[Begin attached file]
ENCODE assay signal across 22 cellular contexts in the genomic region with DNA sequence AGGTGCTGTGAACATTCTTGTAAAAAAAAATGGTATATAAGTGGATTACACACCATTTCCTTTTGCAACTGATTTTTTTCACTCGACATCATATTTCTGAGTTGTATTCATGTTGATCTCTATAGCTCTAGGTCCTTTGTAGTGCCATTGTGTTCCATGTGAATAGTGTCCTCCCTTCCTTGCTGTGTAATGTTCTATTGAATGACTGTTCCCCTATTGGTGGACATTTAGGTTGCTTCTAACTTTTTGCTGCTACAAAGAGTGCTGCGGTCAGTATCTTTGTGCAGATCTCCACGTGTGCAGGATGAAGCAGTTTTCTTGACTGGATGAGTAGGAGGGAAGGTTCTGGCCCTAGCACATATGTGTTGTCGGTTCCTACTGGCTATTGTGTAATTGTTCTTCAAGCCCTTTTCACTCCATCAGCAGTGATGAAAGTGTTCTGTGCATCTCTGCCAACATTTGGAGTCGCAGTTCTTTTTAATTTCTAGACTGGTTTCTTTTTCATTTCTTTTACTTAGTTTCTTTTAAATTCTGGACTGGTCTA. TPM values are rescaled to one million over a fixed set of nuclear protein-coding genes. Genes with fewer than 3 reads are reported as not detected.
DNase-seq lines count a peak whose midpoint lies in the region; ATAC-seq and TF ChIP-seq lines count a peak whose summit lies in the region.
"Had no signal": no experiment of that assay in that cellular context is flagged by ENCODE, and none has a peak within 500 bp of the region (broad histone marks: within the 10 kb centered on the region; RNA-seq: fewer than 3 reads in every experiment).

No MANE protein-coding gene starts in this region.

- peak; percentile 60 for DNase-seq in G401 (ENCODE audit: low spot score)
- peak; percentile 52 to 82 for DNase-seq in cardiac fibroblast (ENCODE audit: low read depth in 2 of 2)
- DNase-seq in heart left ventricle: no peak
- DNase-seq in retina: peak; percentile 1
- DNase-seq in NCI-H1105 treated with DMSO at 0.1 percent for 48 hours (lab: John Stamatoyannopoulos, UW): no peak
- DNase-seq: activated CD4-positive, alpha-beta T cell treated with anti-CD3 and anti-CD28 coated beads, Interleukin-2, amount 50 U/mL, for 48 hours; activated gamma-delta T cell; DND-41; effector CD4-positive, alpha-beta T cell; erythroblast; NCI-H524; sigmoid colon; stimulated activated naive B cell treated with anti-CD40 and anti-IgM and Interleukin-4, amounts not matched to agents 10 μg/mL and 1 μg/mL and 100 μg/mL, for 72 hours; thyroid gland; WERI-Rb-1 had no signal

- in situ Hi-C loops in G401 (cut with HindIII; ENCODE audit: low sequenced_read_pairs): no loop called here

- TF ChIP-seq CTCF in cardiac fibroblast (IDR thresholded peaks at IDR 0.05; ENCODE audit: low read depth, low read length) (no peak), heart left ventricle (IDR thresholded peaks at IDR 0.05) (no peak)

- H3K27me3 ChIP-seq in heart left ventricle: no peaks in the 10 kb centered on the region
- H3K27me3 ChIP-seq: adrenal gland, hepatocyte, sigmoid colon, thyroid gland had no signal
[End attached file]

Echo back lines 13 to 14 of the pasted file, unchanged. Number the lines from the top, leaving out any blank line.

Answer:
- H3K27me3 ChIP-seq in heart left ventricle: no peaks in the 10 kb centered on the region
- H3K27me3 ChIP-seq: adrenal gland, hepatocyte, sigmoid colon, thyroid gland had no signal